Investor Acquisition

Seed Stage Fundraising: How to Set a Valuation in 2024

Seed Stage Fundraising: How to Set a Valuation in 2024

When you're raising your seed round of venture capital, your valuation is one of the most important factors. 

But how do you know what the right valuation is? The traditional thinking on valuations has always been to "let the market decide". 

The goal being to create a feeding frenzy and let investors bid up the price of your startup.

But the fundraising market has changed quite a bit since 2021 so is this still the best strategy?

Well, in this article, we will be discussing fundraising valuations and sharing why letting the market decide is no longer the best approach to pricing your round. 

Let's dive in!

Should you let the market determine your valuation?

The strategy of letting the market decide has been the de facto approach to fundraising for quite some time. If you watch a YouTube video, read an article, or even ask a VC, most will recommend this strategy. 

They're right though, this is how startups get the highest valuation. 

So what’s the issue? It requires that you be a highly attractive startup to investors. As you might know, not all startups create a feeding frenzy when raising capital. This is especially true in today's market (2024), where investments and valuations have completely dropped off.

How should I calculate my startup's valuation?

If you're not an extremely attractive startup or a founder with multiple exits under your belt, there's going to be a better way than letting the market determine your valuation. 

A better strategy is anchoring the price to something investors believe makes sense. Investors are not idiots when it comes to valuations, and they know they can always make a counter offer if they don’t agree on the valuation.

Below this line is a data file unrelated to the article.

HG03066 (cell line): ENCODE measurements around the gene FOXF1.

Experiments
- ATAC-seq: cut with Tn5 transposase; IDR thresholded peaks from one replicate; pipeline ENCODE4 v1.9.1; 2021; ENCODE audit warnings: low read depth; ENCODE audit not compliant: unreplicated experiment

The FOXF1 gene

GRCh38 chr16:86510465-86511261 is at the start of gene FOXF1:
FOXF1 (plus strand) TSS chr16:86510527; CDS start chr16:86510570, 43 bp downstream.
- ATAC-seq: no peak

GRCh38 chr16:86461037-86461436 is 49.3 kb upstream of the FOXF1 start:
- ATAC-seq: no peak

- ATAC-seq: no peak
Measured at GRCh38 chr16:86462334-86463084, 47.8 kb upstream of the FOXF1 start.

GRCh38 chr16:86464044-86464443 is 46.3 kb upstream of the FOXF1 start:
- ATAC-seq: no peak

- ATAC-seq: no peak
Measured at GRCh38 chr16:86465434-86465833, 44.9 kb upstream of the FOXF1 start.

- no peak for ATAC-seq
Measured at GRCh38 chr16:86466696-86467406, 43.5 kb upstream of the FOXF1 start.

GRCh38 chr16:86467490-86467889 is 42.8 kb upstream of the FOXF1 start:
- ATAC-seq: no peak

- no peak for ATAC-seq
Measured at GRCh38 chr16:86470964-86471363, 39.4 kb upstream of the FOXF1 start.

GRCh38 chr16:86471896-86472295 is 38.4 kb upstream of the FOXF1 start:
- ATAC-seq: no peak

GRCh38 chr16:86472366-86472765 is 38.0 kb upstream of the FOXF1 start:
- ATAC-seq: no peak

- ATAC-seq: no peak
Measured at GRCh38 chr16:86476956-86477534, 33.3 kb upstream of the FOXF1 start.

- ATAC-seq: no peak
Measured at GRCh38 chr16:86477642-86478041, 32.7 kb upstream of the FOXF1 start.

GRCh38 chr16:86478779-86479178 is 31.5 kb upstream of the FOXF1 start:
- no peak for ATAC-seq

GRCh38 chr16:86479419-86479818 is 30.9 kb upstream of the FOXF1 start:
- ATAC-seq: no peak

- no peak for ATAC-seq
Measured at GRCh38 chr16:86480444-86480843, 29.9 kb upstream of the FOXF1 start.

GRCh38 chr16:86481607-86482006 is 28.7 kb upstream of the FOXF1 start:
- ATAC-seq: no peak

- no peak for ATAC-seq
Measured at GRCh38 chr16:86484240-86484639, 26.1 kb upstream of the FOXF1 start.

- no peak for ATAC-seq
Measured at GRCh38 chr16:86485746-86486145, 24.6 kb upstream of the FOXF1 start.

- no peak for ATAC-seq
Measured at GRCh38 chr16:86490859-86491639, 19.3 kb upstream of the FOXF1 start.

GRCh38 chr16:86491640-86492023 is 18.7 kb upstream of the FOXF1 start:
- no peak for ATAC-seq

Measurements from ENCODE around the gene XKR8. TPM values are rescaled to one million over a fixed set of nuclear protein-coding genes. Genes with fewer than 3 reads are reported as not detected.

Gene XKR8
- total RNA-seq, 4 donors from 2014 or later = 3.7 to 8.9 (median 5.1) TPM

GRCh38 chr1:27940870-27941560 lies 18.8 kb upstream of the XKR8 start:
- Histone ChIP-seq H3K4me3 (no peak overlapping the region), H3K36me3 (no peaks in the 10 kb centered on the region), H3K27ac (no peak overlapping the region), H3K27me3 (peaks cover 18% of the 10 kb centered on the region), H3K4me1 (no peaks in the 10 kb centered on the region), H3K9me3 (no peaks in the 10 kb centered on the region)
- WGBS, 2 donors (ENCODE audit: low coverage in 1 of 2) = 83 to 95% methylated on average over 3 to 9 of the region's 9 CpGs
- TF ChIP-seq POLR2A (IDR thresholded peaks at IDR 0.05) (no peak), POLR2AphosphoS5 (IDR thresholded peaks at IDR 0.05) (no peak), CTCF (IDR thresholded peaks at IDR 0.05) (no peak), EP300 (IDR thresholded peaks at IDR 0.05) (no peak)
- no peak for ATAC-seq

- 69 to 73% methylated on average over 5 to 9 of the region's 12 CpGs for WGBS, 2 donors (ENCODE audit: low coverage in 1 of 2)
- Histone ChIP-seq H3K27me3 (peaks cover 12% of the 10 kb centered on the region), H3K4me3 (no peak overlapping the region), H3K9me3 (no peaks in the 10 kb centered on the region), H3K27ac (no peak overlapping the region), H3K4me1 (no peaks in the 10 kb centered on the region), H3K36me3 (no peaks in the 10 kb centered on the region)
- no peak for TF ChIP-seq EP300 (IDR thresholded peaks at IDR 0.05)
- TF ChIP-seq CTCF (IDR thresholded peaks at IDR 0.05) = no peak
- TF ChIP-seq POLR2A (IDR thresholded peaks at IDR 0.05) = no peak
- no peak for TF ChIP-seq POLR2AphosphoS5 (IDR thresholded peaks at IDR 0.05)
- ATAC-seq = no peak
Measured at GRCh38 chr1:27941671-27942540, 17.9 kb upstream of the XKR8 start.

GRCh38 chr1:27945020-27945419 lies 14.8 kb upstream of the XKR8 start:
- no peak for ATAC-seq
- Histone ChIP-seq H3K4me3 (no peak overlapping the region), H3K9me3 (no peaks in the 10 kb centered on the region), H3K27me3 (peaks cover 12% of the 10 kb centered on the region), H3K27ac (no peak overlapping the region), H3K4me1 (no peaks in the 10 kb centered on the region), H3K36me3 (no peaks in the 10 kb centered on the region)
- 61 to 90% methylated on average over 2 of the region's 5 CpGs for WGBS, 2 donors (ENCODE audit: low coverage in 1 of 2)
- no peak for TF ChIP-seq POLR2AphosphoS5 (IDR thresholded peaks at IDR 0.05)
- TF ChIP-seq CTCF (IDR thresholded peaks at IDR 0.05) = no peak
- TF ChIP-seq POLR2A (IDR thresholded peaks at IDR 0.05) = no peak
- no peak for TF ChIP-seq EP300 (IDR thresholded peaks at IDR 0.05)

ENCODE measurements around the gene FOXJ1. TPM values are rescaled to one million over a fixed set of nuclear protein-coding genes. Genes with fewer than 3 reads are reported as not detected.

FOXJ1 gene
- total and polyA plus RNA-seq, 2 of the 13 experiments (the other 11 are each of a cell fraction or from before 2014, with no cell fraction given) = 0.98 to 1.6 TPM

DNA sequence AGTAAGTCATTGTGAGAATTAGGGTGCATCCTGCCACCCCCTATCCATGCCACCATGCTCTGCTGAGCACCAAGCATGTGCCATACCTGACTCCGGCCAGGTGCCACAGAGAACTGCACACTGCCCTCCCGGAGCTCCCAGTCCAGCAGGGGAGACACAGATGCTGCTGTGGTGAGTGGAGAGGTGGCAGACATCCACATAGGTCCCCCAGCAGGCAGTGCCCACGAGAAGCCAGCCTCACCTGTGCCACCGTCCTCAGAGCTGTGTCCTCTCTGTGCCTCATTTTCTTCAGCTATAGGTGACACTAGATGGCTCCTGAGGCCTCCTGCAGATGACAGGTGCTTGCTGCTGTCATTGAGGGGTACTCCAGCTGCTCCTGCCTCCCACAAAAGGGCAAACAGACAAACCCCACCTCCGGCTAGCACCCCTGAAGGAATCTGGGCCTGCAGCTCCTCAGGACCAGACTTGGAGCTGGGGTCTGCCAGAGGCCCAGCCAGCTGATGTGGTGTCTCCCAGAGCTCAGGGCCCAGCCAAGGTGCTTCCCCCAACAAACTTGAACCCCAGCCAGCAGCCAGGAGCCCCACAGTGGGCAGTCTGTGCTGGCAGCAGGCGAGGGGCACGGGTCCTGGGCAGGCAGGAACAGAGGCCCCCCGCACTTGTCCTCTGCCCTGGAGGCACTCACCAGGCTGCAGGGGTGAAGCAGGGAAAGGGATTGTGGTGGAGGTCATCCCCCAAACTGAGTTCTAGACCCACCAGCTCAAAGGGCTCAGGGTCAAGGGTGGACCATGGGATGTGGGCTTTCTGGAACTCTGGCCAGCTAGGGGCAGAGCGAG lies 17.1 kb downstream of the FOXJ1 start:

So what's the best strategy to set a valuation when raising capital for a startup? The best way to calculate your startup's valuation when raising capital is to study the market, stay up to date on the most recent rounds of funding, and do your best to select a valuation similar to startups at your stage and in your industry.

This is by far and away the best way to determine your initial valuation when raising capital. Again, if the investor believes it's too high, they can always counter with a lower offer.

The biggest benefit of this strategy is that by providing a valuation, you are moving the conversation forward and giving the investor some insight into what you are expecting. This is opposite to letting the market decide, where the investor has literally no idea where the valuation might sit.

Y Combinator's Impact on Seed Stage Valuations

It's been leaked that Y Combinator is recommending that their startups raise at a $20M post-money valuation via the Y Combinator SAFE, which is their templated version of a convertible note

If you've been in the startup community for a while, you'll know that investors are extremely eager to invest in Y Combinator startups. You'll likely also be aware that many investors are upset about this $20 million post-money valuation. 

Most have expressed that they don't believe the startups are deserving of it, but then again, it seems like it hasn't blocked Y Combinator startups from raising capital. 

So, how does this help you? This has anchored many investors to the idea that seed stage companies raise at a $20M post-money valuation. So if you're asking for a valuation far below $20M, the investor will likely be okay with your valuation since they're so used to seeing early-stage startups raise at $20M post-money valuations. 

Keep in mind that Y Combinator companies are generally well vetted, have products in the market, have traction, and often have technical founders. So if you did not go through the Y Combinator accelerator, you'll likely have to pick a valuation far below $20 million to start.

If you applied and weren’t accepted, there are other accelerators worth considering. They are not as prestigious as YC but they can still be helpful. 

Wrapping Up

When it comes to calculating your startup's valuation when raising capital from investors, it's great to let the market decide if you have that option.

However, most startups don't have that luxury. A better approach is to select a price and let the investor determine whether or not it's the right price. This will keep your conversations moving forward and will give investors some insight into what the terms of the investment might look like. 

For now this is the best strategy but keep in mind things might change. The economy is ever changing and who knows, maybe 2024 will be another frothy year for startup fundraising.

If you'd like to learn more or if you need help finding investors, feel free to reach out to our team. We're always more than happy to help founders out where we can.

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